Whiting bookstore turns the page
WHITING — When Bulwagga Books and Gallery closes its doors after 15 years in business, Whiting will lose one of two retail businesses in town.
It won’t be the end of Bulwagga Books — owners John Travis and Ellen Kurrelmeyer will relocate to a new house in Middlebury and reopen as a smaller, appointment-only shop. But the closing marks the end of a long run that established Bulwagga Books as both a destination for book collectors and a quirky stopping point for the curious along Route 30.
Travis and Kurrelmeyer moved to Vermont from New York City in order to open the bookshop in September 1996. Travis had worked in the textbook division of Macmillan Publishers, and Kurrelmeyer had worked as a stage design teacher at Edward R. Murrow High School in Brooklyn.
“I always just hung around bookstores in New York, so I thought I should open a bookstore,” said Travis, 76. “When I got laid off, I figured I would do it.”
So he and Kurrelmeyer, now 54, began looking for a place to set up shop, but finding an affordable space in a good neighborhood was difficult. Kurrelmeyer’s family was from Vermont, so they decided to take a look around on a trip north.
“Then we found this place,” said Kurrelmeyer.
The building, which sits at the intersection of Route 30 and the Leicester-Whiting Road and was painted bright pink at the time, formerly housed an antique shop and before that a general store.
It was within their price range, full of history, and it had plenty of room for books. As an added bonus, the couple was able to move in right above the shop, and the town’s post office is in the same building. Kurrelmeyer also serves as the alternate postmaster for the town.
Travis and Kurrelmeyer estimated that they have kept the bookstore’s inventory around 10,000 and 12,000 books over the years, sourcing them from all over. Despite the move, Travis has continued to travel down to his favorite used book shops in New York, loading up the car with the best bargains he could find and hauling them back up to Vermont with him.
The husband-and-wife couple also attend auctions from time to time looking for copies of rare books, but many of the books in stock are ones that have fallen into their lap. Over the years, people from all over have brought bags and boxes of books to the store to sell.
Travis is picky about the quality and condition of the books he keeps in the store, and over the years he and Kurrelmeyer have found some gems. Among their most prized books is a hefty Lossings Field Guide to the War of 1812, published in the late 1800s and still in very good condition. The book was mislabeled at an auction, and Kurrelmeyer said it’s so rare that she can’t find another copy to compare it to, so they don’t know how much it’s actually worth.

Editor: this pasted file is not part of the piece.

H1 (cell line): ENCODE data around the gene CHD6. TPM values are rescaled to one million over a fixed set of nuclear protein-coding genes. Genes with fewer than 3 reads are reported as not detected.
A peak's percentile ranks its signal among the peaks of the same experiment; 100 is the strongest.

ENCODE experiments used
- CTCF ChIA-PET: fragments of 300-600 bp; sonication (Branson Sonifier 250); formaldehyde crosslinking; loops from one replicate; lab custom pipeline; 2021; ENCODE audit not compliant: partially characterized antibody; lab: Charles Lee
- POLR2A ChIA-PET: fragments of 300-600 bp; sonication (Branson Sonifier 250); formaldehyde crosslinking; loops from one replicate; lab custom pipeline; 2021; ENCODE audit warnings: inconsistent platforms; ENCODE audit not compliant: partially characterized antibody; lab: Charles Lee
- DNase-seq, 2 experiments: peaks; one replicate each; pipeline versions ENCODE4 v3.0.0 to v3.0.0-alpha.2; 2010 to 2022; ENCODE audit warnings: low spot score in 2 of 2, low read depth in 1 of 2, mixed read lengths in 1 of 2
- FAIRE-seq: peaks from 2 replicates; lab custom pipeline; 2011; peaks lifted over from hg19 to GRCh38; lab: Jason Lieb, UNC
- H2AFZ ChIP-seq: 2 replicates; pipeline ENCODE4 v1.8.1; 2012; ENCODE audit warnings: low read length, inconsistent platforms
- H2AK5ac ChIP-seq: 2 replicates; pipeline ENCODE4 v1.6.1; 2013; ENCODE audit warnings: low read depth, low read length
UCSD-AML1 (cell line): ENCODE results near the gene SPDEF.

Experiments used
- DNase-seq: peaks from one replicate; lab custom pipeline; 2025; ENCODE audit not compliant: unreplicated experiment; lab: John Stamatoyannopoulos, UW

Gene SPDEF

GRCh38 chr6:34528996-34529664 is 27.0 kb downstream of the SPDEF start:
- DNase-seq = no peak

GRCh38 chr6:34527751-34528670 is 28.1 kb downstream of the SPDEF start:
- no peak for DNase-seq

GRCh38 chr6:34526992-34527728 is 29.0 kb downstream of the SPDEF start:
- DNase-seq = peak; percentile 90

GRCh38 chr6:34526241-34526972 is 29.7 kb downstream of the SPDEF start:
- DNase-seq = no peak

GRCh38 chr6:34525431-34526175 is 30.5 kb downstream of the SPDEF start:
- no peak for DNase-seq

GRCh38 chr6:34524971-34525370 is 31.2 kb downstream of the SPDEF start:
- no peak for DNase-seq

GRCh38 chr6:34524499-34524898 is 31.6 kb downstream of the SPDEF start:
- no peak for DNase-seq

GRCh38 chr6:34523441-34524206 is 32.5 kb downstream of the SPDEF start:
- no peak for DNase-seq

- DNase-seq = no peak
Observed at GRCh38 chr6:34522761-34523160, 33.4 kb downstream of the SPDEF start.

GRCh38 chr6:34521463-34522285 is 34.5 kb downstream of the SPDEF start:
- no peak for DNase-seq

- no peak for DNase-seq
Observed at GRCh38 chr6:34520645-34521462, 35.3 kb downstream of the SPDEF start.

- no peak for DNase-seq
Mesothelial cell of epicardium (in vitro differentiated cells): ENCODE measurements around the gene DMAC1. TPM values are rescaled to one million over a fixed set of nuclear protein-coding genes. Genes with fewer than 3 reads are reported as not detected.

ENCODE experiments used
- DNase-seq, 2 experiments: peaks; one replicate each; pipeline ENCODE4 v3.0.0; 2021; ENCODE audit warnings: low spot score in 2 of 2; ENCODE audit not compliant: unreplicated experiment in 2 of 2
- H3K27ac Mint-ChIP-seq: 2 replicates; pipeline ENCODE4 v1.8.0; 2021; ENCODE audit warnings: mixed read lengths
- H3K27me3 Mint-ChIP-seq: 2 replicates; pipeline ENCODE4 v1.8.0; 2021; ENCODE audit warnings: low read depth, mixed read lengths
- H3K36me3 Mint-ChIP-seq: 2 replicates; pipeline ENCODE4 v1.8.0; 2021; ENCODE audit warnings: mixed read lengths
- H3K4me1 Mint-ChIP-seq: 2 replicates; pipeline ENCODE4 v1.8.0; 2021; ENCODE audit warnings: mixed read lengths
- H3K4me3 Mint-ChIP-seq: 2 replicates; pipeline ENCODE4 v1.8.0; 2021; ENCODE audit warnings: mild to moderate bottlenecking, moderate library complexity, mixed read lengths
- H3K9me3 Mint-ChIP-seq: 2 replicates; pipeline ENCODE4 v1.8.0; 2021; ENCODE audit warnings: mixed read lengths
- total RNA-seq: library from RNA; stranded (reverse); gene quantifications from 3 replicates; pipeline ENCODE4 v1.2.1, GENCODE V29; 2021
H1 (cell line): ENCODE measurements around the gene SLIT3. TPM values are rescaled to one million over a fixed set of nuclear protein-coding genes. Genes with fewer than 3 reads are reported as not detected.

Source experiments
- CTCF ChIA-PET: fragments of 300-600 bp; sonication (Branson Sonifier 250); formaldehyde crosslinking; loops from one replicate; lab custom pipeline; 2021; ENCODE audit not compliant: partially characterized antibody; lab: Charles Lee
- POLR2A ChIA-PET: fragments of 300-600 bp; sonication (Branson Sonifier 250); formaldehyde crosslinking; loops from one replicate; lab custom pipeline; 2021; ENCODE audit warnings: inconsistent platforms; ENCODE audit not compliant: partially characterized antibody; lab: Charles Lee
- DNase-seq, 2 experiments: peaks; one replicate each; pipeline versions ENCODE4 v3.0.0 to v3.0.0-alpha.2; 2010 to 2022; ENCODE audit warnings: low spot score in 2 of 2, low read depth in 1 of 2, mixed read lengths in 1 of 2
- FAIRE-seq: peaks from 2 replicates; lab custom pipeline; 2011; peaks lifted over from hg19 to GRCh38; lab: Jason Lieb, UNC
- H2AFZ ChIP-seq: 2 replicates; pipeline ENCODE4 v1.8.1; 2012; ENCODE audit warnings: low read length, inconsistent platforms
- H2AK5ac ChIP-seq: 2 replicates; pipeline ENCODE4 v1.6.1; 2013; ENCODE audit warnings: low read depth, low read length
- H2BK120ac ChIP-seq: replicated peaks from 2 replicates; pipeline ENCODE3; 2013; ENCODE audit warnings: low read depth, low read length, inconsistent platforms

After they started Bulwagga Books, business boomed.
“The first six or seven years it was terrific,” said Kurrelmeyer.
But she said many of the regular patrons left the area or just stopped coming, and the Internet has made it easier for people to skip the bookstore and find rare and used books on the web.
As traffic slowed, the two began contemplating a change.
“We decided there was more to life than that,” said Kurrelmeyer.
Travis and Kurrelmeyer put their entire inventory on sale on Memorial Day, and last week Kurrelmeyer said they’d sold off about 40 percent.
“The liquidation has brought back a lot of people who used to come here,” she said.
Now the two are looking forward to turning the page. They’ll be moving into Middlebury to a Springside Road home they’ve owned for a few years, right in the village. The garage will house the new bookstore, which will specialize in classics, plus Greek, Latin and other foreign language books.
Whiting Town Clerk Grace Simonds said the move will affect the town in other ways as well, as the couple is involved with the town and the Whiting Community Church. Kurrelmeyer serves on the town selectboard, and as the town’s representative to the Otter Valley Union High School board.
Travis and Kurrelmeyer are hoping that the building falls into good hands.
“It’s been a store for over a century,” said Travis.
Reporter Andrea Suozzo is at [email protected].
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